Btw, I can see the Paris Hilton angle, but, well...
Now then, somebody mentioned a pub.
+1 for you sir
The first thing I thought when i saw the photo was of the total perspective vortex.
just goes to prove
rl has shit graphics. dont get me started on the gameplay
The gameplay... geez ...the freaking User's Manual is not in the box. The PvP flag is open all the time.
I won't even begin to complain about the GM apparent absence, abundance of PKs (that would be player-killers for the uninitiated), and general foul-play. Or heavy cheating and general, widespread abuse of the rules.
... trying to recompile the kernel will start a Flame War in a heartbeat. Specially without GM consent, no matter if you actually heard him telling you to do it, and you can't prove it to the other players.
... and the game takes freaking 9 months to download, and it takes 2 people already in the game to get you invited.
I 'll stop right now...
Not to mention the plot.
longer life than rtg possible?
I wonder how long they will be able to operate it. If radiation and micro meteors don't take it down.
Voyager is alive and kicking...
...already left the solar system and is still beeping back to Earth. Last I heard about it, anyway.
Radiation shouldn't be a concern (isn't it powered by plutonium?) and no micro meteors got hold of it yet.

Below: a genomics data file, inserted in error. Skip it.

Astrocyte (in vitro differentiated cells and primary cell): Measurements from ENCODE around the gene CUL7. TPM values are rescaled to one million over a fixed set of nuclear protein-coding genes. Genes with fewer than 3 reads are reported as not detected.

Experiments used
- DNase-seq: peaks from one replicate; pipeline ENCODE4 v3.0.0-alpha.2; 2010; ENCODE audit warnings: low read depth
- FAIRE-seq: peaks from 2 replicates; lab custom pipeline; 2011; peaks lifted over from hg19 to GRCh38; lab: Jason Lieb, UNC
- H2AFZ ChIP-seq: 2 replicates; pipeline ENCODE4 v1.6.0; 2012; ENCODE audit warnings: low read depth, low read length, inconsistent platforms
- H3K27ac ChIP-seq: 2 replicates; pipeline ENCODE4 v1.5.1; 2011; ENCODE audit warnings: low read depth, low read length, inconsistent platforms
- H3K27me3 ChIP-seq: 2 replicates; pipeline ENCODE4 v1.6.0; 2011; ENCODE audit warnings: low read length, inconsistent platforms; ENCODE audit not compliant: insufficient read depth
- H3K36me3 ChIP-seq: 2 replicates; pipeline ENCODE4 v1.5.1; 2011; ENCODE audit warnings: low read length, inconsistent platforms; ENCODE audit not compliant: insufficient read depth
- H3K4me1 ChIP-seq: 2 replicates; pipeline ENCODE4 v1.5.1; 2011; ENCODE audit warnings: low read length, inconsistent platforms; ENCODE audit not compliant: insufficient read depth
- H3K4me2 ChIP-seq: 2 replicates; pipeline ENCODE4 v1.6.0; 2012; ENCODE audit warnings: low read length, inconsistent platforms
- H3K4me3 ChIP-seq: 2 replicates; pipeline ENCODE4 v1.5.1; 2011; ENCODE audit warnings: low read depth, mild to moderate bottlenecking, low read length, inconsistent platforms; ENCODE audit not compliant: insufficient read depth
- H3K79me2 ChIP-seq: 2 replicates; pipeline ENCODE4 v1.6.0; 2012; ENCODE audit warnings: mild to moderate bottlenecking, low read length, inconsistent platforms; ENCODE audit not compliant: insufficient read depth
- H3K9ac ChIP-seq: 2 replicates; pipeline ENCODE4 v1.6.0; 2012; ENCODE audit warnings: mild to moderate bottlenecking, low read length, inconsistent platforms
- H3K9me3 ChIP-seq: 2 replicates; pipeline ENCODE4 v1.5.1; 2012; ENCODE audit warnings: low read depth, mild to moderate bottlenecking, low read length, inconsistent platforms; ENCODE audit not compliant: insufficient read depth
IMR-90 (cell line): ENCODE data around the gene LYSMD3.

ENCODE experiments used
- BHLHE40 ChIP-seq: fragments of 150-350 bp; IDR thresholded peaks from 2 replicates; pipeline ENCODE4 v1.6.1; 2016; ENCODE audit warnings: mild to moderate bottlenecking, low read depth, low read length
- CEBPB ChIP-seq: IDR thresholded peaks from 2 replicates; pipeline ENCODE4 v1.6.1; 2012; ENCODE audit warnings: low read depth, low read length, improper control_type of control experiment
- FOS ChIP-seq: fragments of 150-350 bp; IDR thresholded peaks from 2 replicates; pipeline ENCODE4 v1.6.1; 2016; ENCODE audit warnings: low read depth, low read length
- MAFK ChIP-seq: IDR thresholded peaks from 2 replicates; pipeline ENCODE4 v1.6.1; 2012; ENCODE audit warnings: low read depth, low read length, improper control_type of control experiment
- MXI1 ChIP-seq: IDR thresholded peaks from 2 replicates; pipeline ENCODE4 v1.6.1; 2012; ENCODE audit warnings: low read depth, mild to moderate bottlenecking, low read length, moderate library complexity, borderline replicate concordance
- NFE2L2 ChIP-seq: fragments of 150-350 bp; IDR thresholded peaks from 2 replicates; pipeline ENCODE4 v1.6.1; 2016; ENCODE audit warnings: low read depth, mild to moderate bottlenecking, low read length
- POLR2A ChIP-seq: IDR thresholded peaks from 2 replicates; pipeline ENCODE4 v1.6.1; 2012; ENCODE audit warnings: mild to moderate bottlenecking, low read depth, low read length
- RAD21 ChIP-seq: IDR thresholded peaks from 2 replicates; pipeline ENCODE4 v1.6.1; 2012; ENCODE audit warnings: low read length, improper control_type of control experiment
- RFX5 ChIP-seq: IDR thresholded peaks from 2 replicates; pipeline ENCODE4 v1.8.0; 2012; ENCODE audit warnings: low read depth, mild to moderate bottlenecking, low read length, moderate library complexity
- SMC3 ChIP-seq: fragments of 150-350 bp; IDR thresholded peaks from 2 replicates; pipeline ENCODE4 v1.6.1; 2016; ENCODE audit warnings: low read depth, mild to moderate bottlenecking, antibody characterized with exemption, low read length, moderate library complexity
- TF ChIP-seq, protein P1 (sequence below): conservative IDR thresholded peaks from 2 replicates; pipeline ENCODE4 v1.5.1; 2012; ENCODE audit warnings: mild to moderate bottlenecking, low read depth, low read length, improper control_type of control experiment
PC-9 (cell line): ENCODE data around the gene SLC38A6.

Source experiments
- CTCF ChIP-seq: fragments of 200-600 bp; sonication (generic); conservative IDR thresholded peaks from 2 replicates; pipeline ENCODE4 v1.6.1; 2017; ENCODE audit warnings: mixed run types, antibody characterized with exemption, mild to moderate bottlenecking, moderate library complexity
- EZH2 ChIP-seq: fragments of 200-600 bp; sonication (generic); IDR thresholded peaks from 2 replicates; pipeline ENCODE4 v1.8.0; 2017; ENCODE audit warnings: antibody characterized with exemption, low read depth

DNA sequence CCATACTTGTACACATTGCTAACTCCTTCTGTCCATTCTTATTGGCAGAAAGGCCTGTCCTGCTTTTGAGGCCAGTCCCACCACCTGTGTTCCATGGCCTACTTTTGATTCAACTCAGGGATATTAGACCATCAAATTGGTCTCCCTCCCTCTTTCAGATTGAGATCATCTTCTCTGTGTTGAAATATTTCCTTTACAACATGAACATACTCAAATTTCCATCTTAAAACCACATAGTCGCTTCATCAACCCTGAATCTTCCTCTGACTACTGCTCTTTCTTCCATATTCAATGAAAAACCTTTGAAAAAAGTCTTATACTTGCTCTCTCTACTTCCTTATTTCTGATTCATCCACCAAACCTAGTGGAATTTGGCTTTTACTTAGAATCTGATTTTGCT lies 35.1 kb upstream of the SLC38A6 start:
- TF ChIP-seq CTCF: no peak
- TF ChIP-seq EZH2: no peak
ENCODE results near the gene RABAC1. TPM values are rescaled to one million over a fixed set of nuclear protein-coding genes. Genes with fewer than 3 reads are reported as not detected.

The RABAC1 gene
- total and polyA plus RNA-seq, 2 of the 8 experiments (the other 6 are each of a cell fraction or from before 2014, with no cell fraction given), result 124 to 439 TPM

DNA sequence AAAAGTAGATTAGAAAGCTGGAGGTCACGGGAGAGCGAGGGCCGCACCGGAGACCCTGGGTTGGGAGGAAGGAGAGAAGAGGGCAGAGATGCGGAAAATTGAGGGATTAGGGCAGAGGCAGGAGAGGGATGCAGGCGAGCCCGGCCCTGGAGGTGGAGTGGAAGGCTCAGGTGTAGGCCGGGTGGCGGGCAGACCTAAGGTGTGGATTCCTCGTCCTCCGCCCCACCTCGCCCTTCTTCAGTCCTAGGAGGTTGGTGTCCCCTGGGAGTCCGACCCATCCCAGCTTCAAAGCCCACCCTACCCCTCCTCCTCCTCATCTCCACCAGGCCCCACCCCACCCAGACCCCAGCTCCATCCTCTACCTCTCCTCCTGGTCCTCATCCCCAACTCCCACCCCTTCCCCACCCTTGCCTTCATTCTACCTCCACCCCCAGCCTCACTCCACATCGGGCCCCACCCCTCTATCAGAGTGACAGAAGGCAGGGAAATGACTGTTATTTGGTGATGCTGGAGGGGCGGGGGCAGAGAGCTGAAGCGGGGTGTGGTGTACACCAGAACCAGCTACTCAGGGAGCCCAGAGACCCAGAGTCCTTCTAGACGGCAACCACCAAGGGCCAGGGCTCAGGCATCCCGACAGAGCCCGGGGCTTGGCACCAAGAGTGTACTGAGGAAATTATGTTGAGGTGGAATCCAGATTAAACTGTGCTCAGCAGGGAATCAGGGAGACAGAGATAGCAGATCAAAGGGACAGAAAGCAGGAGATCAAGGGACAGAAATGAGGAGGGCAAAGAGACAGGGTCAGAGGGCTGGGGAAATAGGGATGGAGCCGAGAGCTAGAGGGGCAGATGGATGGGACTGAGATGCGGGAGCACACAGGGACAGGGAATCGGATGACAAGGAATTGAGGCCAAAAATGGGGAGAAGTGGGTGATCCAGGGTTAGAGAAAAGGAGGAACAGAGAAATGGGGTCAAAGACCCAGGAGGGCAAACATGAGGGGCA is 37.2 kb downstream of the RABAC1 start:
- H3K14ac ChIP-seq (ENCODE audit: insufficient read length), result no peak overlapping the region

This Juno thing heading to Jupiter should have no problems.
Voyager holds right now the most range covered by a human-made working device, I guess. And I also guess you can count the distance to it light-hours or light-days, or a small percentage of a light-year. Pluto for instance is 4 light-hours away.
earth mostly harmless
they are building a hyperspace bypass, and we are in the way, check the plans!
Doesn't look very good to me. Either camera shake or I must have moved at the wrong moment. Could be anything, really!
These distances are enornous, eh?
I once looked at the moon across a plateau, with it hung low in the sky. I could grasp the distance and actually feel it was close by.
I've driven the 200,000 miles to the moon, and back. OK, it took 20 years on and off, but it's not that far. At the time, I could even see the possibility of a space highway going to the moon.
But, where Juno is, and looking back, that's a different matter altogether. Does not compute!
please please please
Reg, Ask them to release all of the photos from first-test-after-launch. I think it would be really awesome to watch the earth/moon shrink in real-life photos like this.
Did NASA really say it was further away than the moon within a day, or farther away?
"The pic was snapped using the probe's camera as part of engineering checks"
They oughtta try and restrain themselves or else they will run out of film before they get there.
I could've produced that with one click of the mouse button using a 10-pixel brush in airbrush mode... these NASA bods have waay too much time on their hands since they dropped the shuttle program ;)